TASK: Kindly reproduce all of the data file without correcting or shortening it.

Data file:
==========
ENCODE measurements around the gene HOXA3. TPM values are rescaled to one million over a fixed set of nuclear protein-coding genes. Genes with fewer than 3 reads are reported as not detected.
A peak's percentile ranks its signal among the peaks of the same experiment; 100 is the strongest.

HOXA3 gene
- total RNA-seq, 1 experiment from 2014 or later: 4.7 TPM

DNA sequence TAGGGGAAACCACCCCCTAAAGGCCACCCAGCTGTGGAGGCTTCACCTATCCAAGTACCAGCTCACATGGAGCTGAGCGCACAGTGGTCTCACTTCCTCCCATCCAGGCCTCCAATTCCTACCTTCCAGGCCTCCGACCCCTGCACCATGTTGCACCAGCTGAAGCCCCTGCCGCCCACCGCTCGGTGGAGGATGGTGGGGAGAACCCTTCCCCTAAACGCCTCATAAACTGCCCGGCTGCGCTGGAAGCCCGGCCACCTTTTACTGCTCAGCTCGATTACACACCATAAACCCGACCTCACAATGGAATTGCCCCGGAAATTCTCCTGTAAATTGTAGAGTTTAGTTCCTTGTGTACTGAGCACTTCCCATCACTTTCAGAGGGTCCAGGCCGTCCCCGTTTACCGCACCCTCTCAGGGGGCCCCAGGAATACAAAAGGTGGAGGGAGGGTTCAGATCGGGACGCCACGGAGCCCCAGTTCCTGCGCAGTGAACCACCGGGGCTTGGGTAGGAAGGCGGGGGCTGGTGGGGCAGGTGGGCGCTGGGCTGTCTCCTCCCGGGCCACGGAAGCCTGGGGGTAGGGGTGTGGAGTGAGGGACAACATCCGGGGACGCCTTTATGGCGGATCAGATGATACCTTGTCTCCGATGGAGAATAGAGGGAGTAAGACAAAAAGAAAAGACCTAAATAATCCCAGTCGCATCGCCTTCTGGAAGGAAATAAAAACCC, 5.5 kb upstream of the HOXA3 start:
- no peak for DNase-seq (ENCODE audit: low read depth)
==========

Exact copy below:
ENCODE measurements around the gene HOXA3. TPM values are rescaled to one million over a fixed set of nuclear protein-coding genes. Genes with fewer than 3 reads are reported as not detected.
A peak's percentile ranks its signal among the peaks of the same experiment; 100 is the strongest.

HOXA3 gene
- total RNA-seq, 1 experiment from 2014 or later: 4.7 TPM

DNA sequence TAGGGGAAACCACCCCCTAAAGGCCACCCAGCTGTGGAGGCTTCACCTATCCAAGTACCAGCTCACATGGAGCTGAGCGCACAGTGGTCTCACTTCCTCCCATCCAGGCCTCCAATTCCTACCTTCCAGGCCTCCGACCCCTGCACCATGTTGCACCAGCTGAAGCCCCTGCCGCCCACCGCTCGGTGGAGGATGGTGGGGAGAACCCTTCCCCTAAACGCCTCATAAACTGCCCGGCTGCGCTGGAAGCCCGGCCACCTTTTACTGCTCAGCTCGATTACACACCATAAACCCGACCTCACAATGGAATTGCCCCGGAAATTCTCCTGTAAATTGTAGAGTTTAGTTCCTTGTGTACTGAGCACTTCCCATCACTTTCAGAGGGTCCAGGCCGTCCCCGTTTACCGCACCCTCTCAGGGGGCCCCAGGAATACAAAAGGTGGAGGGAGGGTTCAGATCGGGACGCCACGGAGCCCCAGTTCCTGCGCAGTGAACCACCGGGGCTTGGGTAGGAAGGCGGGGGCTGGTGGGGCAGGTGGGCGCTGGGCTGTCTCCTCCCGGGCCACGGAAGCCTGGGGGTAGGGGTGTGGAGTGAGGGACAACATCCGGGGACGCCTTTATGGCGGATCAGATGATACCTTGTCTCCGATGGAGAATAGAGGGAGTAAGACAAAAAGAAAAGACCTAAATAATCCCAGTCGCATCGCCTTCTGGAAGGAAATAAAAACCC, 5.5 kb upstream of the HOXA3 start:
- no peak for DNase-seq (ENCODE audit: low read depth)